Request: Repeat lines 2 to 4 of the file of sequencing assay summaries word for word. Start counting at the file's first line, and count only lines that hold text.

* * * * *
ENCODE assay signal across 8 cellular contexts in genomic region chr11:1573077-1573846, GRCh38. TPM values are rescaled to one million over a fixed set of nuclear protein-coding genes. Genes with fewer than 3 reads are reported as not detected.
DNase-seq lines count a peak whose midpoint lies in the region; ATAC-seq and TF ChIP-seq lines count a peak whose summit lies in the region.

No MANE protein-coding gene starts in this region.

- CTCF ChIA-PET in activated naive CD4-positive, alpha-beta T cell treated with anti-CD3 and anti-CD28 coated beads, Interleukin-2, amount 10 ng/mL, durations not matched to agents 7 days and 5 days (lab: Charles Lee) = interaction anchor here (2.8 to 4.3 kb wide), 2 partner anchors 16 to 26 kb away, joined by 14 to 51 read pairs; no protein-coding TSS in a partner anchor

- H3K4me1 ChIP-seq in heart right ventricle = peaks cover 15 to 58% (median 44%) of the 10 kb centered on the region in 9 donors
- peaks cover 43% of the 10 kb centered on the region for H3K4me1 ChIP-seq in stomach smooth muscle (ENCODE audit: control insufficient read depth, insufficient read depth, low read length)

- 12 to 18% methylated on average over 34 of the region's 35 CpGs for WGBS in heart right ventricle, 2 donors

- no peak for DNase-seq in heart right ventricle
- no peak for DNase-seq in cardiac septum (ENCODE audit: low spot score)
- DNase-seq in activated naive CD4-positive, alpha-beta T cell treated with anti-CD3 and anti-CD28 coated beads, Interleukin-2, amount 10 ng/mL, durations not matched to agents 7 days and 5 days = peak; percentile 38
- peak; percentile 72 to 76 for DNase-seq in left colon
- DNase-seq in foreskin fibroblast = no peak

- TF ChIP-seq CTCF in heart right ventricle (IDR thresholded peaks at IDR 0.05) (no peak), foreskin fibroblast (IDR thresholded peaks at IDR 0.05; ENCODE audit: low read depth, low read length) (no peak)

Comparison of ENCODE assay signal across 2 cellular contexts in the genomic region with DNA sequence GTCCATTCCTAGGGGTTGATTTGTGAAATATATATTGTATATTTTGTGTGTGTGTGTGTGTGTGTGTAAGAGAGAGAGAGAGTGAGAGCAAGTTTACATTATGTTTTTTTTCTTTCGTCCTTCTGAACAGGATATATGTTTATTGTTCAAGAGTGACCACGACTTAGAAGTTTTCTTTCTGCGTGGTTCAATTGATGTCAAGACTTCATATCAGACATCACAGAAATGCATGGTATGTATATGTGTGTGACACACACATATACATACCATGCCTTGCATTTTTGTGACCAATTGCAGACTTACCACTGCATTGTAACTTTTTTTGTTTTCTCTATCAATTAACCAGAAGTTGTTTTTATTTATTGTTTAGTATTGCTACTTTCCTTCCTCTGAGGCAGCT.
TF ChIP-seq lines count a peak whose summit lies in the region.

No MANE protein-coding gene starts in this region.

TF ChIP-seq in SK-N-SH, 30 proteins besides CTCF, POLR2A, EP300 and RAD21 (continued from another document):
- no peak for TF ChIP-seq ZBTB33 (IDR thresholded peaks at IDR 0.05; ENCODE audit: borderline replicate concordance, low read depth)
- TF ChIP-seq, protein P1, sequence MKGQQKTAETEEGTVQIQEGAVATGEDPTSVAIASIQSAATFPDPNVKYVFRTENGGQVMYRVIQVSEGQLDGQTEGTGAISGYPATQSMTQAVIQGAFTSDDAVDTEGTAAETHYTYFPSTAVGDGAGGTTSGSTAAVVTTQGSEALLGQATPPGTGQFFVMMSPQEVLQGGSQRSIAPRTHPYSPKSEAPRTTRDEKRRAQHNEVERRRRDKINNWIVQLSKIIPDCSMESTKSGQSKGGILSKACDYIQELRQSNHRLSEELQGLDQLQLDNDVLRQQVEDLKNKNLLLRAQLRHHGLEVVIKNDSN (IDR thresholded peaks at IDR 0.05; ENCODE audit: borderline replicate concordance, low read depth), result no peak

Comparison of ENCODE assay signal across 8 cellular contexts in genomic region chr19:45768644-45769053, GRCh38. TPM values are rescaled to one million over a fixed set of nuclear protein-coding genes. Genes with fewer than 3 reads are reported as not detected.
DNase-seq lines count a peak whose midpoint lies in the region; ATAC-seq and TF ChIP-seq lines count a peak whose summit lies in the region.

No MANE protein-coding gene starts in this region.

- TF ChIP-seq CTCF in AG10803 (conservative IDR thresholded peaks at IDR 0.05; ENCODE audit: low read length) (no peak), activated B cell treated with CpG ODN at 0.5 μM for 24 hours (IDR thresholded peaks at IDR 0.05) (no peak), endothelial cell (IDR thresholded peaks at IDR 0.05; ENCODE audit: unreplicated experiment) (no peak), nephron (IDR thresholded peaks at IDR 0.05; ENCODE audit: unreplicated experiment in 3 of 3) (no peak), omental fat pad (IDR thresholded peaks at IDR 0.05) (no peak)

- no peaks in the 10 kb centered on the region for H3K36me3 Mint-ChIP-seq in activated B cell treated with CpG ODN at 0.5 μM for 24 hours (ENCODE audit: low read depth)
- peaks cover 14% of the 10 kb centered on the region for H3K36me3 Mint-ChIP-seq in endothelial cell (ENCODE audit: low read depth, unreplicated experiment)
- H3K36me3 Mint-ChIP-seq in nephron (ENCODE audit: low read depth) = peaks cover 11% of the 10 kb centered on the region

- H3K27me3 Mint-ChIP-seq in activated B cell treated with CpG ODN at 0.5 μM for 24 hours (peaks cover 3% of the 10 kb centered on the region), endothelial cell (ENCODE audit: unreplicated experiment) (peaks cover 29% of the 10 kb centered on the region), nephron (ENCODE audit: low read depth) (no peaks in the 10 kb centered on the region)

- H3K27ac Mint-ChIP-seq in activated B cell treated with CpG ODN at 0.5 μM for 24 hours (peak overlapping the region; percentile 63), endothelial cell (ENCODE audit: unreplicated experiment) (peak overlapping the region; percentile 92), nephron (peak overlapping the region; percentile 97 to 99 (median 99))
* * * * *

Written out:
DNase-seq lines count a peak whose midpoint lies in the region; ATAC-seq and TF ChIP-seq lines count a peak whose summit lies in the region.

No MANE protein-coding gene starts in this region.

- CTCF ChIA-PET in activated naive CD4-positive, alpha-beta T cell treated with anti-CD3 and anti-CD28 coated beads, Interleukin-2, amount 10 ng/mL, durations not matched to agents 7 days and 5 days (lab: Charles Lee) = interaction anchor here (2.8 to 4.3 kb wide), 2 partner anchors 16 to 26 kb away, joined by 14 to 51 read pairs; no protein-coding TSS in a partner anchor